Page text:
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Research Spending & Results

Award Detail

Doing Business As Name:University of Washington
  • Gunther Uhlmann
  • (206) 543-1946
Award Date:05/04/2021
Estimated Total Award Amount: $ 274,000
Funds Obligated to Date: $ 274,000
  • FY 2021=$274,000
Start Date:06/01/2021
End Date:05/31/2024
Transaction Type:Grant
Awarding Agency Code:4900
Funding Agency Code:4900
CFDA Number:47.049
Primary Program Source:040100 NSF RESEARCH & RELATED ACTIVIT
Award Title or Description:Mathematics for Imaging with Waves
Federal Award ID Number:2105956
DUNS ID:605799469
Parent DUNS ID:042803536
Program Officer:
  • Eun Heui Kim
  • (703) 292-2091

Awardee Location

Street:4333 Brooklyn Ave NE
Awardee Cong. District:07

Primary Place of Performance

Organization Name:University of Washington
Cong. District:07

Abstract at Time of Award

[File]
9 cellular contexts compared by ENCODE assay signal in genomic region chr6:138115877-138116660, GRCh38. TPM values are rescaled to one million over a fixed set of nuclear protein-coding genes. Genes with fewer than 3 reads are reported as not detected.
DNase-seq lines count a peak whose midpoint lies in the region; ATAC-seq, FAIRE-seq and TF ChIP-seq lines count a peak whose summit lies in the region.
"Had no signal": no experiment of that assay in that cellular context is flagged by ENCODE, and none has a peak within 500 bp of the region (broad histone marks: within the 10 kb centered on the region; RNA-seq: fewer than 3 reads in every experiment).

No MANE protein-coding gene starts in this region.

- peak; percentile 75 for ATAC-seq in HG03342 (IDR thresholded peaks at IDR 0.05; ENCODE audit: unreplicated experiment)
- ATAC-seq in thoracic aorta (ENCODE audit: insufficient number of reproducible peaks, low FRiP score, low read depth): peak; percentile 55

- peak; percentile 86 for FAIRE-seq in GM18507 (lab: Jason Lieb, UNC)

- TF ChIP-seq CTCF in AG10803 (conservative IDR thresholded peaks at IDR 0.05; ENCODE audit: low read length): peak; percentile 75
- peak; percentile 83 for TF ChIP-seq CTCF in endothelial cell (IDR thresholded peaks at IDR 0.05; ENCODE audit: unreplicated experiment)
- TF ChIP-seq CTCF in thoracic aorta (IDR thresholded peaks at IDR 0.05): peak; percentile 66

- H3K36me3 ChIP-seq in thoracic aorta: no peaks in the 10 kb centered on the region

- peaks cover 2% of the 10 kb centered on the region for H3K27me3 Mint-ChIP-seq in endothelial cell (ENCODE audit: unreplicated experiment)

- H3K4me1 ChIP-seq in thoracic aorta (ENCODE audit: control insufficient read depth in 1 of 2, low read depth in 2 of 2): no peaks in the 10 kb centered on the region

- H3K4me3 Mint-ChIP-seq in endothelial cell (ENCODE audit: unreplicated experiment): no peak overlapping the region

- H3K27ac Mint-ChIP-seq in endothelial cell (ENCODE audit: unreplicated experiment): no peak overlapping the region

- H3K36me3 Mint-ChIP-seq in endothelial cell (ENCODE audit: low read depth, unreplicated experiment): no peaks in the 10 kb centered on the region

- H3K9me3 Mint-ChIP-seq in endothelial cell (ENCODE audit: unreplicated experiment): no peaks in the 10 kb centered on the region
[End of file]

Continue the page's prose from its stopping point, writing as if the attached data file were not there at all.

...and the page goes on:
Inverse problems arise in all fields of science and technology when one seeks a cause for an observed effect or wants to produce a desired effect. The increase in computing power and the development of powerful algorithms have made it possible to apply the techniques of inverse problems to real-world problems of growing complexity. This research will focus on inverse problems with applications that include a number of medical techniques as well as other problems in imaging, such as locating oil and mineral deposits in the Earth's substructure, creating of astrophysical images from telescope data, finding cracks and interfaces within materials, shape optimization, and many others. The familiar medical imaging technologies of computed tomography (CT) scans, magnetic resonance imaging (MRI) and ultrasound are examples where inverse problems have played a fundamental role and have helped to save lives. This research will develop the mathematical theory of several fundamental inverse problems. The first project deals with a relatively new medical imaging technique called electrical impedance tomography. In EIT, one attempts to determine an object's electrical properties by making voltage and current measurements at the boundary of the object. One potential application is in medical imaging, particularly in detecting pulmonary edema or a cancerous tumor since such anomalies have very different electrical properties in normal situations. The second project is travel time tomography. In this imaging technique, the Principal Investigator (PI) will probe the object with different types of waves, like electromagnetic waves or sound waves. By measuring the travel times of the waves going through the medium, the PI will attempt to determine the properties of the medium. The third project is an inverse problem arising in nonlinear acoustics. It has applications in ultrasound, particularly in a medical imaging technique called tissue harmonic imaging (THI). THI is a routinely used component of diagnostic ultrasonography (US), and higher-frequency harmonic waves produced by nonlinear fundamental US wave propagation in the method generate images containing fewer artifacts. This award reflects NSF's statutory mission and has been deemed worthy of support through evaluation using the Foundation's intellectual merit and broader impacts review criteria.

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